I don’t remember what specifically brought this to mind today, but it was 10 years ago that my research advisor shared some words that would stick with me, influencing me over the years whenever I needed a push or two.
Oh, that image above? Completely unrelated, showing high quality diamond particles at high magnification. And here are some images of lower quality stuff. And a wood toothpick at high mag.
Sorry, I love sharing those images and deeply wish I had taken the time to examine more stuff in an electron microscope when I had the chance. Back to the point.
He told me that there were 3 paths to success.
- Be a genius
- Get lucky and make a discovery
- Work hard
This can apply to pretty much anything.
Take wooden dovetail joinery, for example. You could have a natural knack for woodworking, or you can work hard at it, and practice until you reach an acceptable quality level.
Work hard, and you can do anything, get anywhere.
That brings me to a second piece of advice the same research advisor gave me.
The only way to ensure you don’t fail is to not try at all.
The original advice was actually about how not using a piece of equipment was the only sure way to avoid breaking it, although that’s not entirely accurate, is it? But I’ve since tweaked it to make it more generally applicable.
I sometimes create hurdles for myself. Hurdles, excuses, secondary goals and tasks that eat up my time and take away from the big picture. Things like that.
I can’t do hand dovetails, my chisels suck. I can’t plane a bevel into that wood, there might be tearout. I can’t organize my workspace, because I haven’t finished my cabinets yet. I can’t finish my drawers because the glue-out is gnarly.
If you want to get better at hand dovetails, you’ve got to try, and then try, and then put the practice in. Each joint will get better, slowly but surely.
How do you get better at cooking or baking? Trial and error. You work at it. Or you can be a culinary genius. Or maybe you come up with a new dish and… sorry, I don’t know how the “get lucky and discover something” advice would apply to cooking or baking.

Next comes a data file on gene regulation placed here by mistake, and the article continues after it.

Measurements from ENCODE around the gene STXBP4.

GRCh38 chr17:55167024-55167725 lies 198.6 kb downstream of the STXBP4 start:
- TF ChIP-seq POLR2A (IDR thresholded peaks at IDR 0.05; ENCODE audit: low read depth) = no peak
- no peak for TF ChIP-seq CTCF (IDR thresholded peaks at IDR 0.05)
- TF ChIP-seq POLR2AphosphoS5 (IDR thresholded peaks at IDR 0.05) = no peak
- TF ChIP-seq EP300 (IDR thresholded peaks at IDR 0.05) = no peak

I find myself guided by the you can’t fail if you don’t try advice more and more.
What if I take my infant and toddler somewhere by myself and my infant poops? Will my son stand still and wait patiently next to me while I change his sister’s diaper somewhere? Where will I change her? What if there’s no family restroom, or a changing table in the men’s room?
The only way to avoid such uncertainties is to not try, and I find that to be unacceptable.
I’ve heard from beginner woodworkers over the years who want to get started but complain about not having the budget for every tool under the sun.
You don’t need a table saw, planer, jointer, dust collection system, router table, finishing booth, etc etc to get started in woodworking.
Just do it. Plan a project and then plan your work process.
You do need some tools, but you can do woodworking at almost any budget.
There are exceptions to the “just hit the ground running” philosophy. For instance, you can’t get into wood or metal turning without a lathe and tooling, all of which aren’t likely to fit into small budgets.
But let’s say you buy a lathe and your first project doesn’t quite look as good as you envisioned it. Try again. If you give up and push your lathe into a corner to collect dust, you’re guaranteed to not produce anything, good or bad. If you keep at it, chances are you’ll get better.
There are good reasons to avoid trying something, such as if there’s a safety hazard. Or maybe failure would be extremely costly or time-consuming to fix. In that case, maybe don’t try and risk failure.
I like to think that I have gotten better at knocking down the walls, hurdles, barriers, and whatever else might stand between me and a project, task, or goal.
Sometimes the results aren’t quite optimal, other times it works out well and in hindsight I feel silly about the hesitation or avoidance.
I’m not a genius. I’m not creating trends – I guess this is the analogous to being lucky or discovering something. So I’ve got to work hard to get anywhere.
And you know what? Working hard might still not get me to my goal. Maybe I’ll never be perfect at dovetails. (Sorry, hand-made dovetail joinery just seems like a good example to repeat.) But without trying, there’s a 100% chance that I won’t get better.
I have gotten very good at making excuses, but I’m getting better at knocking them down.
Although, without my self-created barriers, there wouldn’t be ToolGuyd. Spending a morning at Home Depot, Lowes, Sears, and then the internet to shop for a 16 ounce hammer, and many other examples just like that, back when I had the time, helped lay ToolGuyd’s foundation. Would ToolGuyd exist if I were the type to make any purchasing decision quick and effortlessly? Probably not.